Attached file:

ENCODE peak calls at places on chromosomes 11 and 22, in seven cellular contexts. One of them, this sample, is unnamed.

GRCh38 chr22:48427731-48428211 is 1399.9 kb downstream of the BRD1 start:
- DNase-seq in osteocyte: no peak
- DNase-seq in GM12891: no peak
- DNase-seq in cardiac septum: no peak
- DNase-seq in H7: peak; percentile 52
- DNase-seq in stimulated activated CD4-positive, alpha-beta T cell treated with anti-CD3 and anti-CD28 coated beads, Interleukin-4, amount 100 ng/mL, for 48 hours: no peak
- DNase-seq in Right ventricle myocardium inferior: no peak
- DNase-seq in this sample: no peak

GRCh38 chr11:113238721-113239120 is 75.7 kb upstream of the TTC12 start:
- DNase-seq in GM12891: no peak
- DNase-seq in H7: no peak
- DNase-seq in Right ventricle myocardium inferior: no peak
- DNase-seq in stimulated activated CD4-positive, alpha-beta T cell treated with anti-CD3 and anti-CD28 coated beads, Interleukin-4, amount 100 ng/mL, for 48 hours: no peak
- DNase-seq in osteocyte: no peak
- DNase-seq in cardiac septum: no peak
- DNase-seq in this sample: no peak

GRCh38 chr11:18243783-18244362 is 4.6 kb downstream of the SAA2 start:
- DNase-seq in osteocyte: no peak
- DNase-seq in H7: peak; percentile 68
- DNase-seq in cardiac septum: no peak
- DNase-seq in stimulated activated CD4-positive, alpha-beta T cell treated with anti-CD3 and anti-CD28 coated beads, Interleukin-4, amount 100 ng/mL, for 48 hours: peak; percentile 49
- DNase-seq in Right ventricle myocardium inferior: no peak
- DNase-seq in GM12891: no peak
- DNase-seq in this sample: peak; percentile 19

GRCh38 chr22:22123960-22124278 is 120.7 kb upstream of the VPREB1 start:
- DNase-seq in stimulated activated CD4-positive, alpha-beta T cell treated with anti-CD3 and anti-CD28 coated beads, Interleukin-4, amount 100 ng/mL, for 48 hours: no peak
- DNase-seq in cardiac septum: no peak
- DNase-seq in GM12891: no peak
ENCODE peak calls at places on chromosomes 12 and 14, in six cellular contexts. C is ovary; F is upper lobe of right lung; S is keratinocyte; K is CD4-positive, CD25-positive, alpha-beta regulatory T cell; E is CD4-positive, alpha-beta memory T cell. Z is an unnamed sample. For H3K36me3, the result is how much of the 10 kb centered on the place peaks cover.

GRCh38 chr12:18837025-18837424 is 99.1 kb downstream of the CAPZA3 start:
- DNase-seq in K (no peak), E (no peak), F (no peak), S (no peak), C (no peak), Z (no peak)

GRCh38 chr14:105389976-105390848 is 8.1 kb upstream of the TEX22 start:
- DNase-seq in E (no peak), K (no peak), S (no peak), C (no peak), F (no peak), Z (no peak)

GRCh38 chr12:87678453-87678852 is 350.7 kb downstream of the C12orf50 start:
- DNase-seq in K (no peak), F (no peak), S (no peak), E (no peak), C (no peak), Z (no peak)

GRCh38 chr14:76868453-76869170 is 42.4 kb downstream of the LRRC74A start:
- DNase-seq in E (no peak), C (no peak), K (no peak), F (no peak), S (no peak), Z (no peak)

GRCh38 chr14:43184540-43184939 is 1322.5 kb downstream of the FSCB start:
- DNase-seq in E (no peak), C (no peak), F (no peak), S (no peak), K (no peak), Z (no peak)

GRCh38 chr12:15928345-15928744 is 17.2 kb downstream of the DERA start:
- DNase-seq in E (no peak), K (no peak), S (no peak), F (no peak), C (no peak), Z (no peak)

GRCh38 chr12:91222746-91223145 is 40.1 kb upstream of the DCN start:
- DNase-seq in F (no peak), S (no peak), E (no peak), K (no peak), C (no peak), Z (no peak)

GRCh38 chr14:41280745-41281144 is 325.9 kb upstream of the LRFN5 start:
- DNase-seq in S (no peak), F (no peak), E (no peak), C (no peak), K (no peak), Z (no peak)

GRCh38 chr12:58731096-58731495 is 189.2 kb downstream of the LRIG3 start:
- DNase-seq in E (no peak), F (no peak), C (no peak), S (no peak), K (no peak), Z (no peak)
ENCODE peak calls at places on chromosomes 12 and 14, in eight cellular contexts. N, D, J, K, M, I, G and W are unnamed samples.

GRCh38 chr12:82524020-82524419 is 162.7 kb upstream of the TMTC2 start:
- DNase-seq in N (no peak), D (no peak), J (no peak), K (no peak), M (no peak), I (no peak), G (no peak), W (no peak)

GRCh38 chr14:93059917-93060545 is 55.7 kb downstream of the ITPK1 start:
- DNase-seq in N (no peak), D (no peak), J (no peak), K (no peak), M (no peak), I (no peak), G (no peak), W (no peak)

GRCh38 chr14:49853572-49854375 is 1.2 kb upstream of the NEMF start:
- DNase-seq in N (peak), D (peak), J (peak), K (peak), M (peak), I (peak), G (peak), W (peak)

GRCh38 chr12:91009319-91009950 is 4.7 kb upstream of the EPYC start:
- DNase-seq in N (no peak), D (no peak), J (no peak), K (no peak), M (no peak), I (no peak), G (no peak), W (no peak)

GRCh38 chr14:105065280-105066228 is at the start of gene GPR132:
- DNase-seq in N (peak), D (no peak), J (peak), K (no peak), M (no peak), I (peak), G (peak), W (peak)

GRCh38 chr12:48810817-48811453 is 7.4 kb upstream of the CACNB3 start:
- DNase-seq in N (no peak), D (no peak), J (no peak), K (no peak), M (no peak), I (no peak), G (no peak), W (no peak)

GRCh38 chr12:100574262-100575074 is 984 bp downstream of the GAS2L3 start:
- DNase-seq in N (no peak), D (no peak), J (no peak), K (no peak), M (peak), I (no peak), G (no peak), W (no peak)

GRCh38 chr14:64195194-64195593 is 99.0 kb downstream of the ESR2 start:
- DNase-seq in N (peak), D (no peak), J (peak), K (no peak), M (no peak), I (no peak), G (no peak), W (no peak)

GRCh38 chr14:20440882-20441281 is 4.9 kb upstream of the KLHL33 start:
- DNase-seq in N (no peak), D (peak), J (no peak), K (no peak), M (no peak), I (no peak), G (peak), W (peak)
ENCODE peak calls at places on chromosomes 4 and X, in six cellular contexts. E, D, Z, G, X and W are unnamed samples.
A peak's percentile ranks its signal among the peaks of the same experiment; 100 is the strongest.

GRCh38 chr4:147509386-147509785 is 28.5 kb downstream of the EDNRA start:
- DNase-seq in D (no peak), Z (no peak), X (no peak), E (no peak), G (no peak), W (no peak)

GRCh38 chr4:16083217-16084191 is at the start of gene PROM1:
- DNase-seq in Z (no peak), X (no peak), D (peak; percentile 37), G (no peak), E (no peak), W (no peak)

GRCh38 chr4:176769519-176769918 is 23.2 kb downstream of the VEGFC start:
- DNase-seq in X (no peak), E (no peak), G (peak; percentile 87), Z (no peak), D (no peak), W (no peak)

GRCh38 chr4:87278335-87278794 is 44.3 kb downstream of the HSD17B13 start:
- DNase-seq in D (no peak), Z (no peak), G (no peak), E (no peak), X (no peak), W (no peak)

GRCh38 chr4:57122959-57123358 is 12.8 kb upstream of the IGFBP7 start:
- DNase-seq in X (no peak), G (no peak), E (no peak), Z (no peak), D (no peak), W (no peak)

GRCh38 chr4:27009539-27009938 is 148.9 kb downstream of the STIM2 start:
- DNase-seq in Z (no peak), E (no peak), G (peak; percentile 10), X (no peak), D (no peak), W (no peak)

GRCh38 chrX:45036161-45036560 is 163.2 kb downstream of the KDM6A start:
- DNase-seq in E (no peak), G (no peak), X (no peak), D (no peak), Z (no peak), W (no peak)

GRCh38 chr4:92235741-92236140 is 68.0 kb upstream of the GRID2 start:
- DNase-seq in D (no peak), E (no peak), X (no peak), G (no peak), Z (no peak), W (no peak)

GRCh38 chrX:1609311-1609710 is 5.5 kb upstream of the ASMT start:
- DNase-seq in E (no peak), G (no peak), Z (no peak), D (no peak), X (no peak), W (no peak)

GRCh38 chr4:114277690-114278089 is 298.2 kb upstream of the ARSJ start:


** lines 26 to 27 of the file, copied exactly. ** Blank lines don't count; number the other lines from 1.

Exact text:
GRCh38 chr22:22123960-22124278 is 120.7 kb upstream of the VPREB1 start:
- DNase-seq in stimulated activated CD4-positive, alpha-beta T cell treated with anti-CD3 and anti-CD28 coated beads, Interleukin-4, amount 100 ng/mL, for 48 hours: no peak